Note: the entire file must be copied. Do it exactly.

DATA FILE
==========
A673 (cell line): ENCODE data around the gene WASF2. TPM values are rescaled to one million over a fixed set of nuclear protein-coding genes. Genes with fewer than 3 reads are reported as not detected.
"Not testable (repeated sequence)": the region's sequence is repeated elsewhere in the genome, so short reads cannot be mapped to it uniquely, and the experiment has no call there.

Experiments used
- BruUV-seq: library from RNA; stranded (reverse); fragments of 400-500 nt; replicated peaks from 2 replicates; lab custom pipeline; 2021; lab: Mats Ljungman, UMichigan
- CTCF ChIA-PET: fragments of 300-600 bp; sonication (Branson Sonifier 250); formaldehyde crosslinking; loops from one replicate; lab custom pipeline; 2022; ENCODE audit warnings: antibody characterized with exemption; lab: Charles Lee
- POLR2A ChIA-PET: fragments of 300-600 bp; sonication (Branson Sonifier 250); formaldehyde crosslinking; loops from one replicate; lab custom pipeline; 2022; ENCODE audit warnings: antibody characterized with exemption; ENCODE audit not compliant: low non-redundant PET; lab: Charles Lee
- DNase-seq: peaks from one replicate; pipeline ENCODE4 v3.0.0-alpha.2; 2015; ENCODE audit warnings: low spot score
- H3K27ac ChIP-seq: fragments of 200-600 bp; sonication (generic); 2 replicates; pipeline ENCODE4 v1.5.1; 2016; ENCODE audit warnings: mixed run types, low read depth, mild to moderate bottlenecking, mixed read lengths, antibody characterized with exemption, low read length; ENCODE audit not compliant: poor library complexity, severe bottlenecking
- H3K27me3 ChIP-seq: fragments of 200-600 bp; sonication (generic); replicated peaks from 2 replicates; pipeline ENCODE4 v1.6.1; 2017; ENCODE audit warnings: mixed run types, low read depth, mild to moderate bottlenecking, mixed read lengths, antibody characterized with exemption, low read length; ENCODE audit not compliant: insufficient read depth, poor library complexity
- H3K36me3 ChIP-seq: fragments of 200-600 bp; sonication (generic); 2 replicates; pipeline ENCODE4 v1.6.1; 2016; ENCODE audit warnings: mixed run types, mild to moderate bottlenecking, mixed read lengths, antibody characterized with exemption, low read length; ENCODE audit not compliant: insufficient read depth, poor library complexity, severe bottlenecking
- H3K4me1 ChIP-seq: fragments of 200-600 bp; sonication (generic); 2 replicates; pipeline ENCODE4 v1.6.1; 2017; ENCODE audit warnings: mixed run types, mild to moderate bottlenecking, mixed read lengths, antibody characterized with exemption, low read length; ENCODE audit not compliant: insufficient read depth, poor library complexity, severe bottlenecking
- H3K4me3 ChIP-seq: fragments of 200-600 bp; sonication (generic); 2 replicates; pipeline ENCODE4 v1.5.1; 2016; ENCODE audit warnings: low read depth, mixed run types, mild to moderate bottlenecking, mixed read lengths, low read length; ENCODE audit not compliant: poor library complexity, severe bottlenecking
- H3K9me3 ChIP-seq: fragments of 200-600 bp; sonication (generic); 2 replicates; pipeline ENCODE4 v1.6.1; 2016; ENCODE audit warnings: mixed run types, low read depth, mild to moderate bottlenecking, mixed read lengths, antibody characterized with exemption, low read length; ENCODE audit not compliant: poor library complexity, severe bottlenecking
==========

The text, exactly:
A673 (cell line): ENCODE data around the gene WASF2. TPM values are rescaled to one million over a fixed set of nuclear protein-coding genes. Genes with fewer than 3 reads are reported as not detected.
"Not testable (repeated sequence)": the region's sequence is repeated elsewhere in the genome, so short reads cannot be mapped to it uniquely, and the experiment has no call there.

Experiments used
- BruUV-seq: library from RNA; stranded (reverse); fragments of 400-500 nt; replicated peaks from 2 replicates; lab custom pipeline; 2021; lab: Mats Ljungman, UMichigan
- CTCF ChIA-PET: fragments of 300-600 bp; sonication (Branson Sonifier 250); formaldehyde crosslinking; loops from one replicate; lab custom pipeline; 2022; ENCODE audit warnings: antibody characterized with exemption; lab: Charles Lee
- POLR2A ChIA-PET: fragments of 300-600 bp; sonication (Branson Sonifier 250); formaldehyde crosslinking; loops from one replicate; lab custom pipeline; 2022; ENCODE audit warnings: antibody characterized with exemption; ENCODE audit not compliant: low non-redundant PET; lab: Charles Lee
- DNase-seq: peaks from one replicate; pipeline ENCODE4 v3.0.0-alpha.2; 2015; ENCODE audit warnings: low spot score
- H3K27ac ChIP-seq: fragments of 200-600 bp; sonication (generic); 2 replicates; pipeline ENCODE4 v1.5.1; 2016; ENCODE audit warnings: mixed run types, low read depth, mild to moderate bottlenecking, mixed read lengths, antibody characterized with exemption, low read length; ENCODE audit not compliant: poor library complexity, severe bottlenecking
- H3K27me3 ChIP-seq: fragments of 200-600 bp; sonication (generic); replicated peaks from 2 replicates; pipeline ENCODE4 v1.6.1; 2017; ENCODE audit warnings: mixed run types, low read depth, mild to moderate bottlenecking, mixed read lengths, antibody characterized with exemption, low read length; ENCODE audit not compliant: insufficient read depth, poor library complexity
- H3K36me3 ChIP-seq: fragments of 200-600 bp; sonication (generic); 2 replicates; pipeline ENCODE4 v1.6.1; 2016; ENCODE audit warnings: mixed run types, mild to moderate bottlenecking, mixed read lengths, antibody characterized with exemption, low read length; ENCODE audit not compliant: insufficient read depth, poor library complexity, severe bottlenecking
- H3K4me1 ChIP-seq: fragments of 200-600 bp; sonication (generic); 2 replicates; pipeline ENCODE4 v1.6.1; 2017; ENCODE audit warnings: mixed run types, mild to moderate bottlenecking, mixed read lengths, antibody characterized with exemption, low read length; ENCODE audit not compliant: insufficient read depth, poor library complexity, severe bottlenecking
- H3K4me3 ChIP-seq: fragments of 200-600 bp; sonication (generic); 2 replicates; pipeline ENCODE4 v1.5.1; 2016; ENCODE audit warnings: low read depth, mixed run types, mild to moderate bottlenecking, mixed read lengths, low read length; ENCODE audit not compliant: poor library complexity, severe bottlenecking
- H3K9me3 ChIP-seq: fragments of 200-600 bp; sonication (generic); 2 replicates; pipeline ENCODE4 v1.6.1; 2016; ENCODE audit warnings: mixed run types, low read depth, mild to moderate bottlenecking, mixed read lengths, antibody characterized with exemption, low read length; ENCODE audit not compliant: poor library complexity, severe bottlenecking